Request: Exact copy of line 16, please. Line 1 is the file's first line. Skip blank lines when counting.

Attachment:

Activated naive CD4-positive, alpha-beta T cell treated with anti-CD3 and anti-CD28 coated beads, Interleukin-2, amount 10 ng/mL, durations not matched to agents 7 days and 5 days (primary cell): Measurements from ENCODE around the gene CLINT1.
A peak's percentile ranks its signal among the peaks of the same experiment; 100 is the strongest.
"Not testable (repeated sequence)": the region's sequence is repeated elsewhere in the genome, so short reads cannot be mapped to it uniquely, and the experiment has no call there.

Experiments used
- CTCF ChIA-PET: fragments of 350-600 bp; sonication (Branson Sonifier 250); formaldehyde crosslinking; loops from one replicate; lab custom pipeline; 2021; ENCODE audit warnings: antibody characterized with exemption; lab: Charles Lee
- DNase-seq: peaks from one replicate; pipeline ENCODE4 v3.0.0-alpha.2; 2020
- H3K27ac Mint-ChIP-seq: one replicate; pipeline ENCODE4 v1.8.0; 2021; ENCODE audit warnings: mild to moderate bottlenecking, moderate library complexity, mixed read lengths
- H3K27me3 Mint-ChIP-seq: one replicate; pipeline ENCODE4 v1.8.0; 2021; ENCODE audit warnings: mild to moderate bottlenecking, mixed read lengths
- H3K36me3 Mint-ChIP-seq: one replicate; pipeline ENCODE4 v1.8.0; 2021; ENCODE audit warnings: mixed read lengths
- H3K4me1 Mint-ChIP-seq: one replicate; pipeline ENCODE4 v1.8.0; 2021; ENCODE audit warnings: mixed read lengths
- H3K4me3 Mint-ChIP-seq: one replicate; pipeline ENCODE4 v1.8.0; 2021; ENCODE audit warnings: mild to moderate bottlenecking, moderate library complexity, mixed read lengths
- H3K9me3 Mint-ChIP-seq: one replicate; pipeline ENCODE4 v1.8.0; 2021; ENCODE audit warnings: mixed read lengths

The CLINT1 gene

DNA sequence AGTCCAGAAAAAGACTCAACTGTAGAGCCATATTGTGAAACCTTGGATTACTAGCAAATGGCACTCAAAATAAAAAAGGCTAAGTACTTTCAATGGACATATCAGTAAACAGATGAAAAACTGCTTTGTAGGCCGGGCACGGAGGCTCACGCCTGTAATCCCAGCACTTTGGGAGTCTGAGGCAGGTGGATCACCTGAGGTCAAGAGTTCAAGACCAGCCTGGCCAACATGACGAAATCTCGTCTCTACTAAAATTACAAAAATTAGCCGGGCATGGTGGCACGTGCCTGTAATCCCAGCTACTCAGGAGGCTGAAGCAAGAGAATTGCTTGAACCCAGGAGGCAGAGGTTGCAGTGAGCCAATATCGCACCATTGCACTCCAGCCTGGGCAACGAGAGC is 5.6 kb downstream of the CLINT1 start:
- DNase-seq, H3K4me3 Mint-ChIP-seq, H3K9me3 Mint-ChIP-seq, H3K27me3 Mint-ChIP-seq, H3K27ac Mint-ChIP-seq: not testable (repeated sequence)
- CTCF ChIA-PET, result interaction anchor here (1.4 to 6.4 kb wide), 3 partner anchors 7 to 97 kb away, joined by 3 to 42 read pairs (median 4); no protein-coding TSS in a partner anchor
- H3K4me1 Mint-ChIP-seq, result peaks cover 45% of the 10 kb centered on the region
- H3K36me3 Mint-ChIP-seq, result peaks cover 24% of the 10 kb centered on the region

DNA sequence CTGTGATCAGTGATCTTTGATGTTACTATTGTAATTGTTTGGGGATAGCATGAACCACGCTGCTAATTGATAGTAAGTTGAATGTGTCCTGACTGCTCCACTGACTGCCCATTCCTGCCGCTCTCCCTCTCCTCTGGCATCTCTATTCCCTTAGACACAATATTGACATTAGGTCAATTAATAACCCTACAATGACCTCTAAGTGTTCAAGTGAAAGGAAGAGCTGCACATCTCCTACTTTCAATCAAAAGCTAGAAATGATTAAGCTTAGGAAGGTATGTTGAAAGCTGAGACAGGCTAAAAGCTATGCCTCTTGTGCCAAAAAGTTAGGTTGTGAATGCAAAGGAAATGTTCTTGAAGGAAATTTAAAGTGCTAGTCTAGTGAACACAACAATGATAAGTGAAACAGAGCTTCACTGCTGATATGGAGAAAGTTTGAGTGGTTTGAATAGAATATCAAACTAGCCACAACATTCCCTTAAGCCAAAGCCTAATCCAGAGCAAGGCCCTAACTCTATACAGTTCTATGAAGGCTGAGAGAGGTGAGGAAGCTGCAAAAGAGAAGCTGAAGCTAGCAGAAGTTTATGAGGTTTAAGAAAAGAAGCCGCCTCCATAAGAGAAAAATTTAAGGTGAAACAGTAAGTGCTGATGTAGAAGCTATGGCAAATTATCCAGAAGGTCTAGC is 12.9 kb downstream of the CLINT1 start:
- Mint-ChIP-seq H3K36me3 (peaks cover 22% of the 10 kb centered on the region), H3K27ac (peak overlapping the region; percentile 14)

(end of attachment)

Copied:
- CTCF ChIA-PET, result interaction anchor here (1.4 to 6.4 kb wide), 3 partner anchors 7 to 97 kb away, joined by 3 to 42 read pairs (median 4); no protein-coding TSS in a partner anchor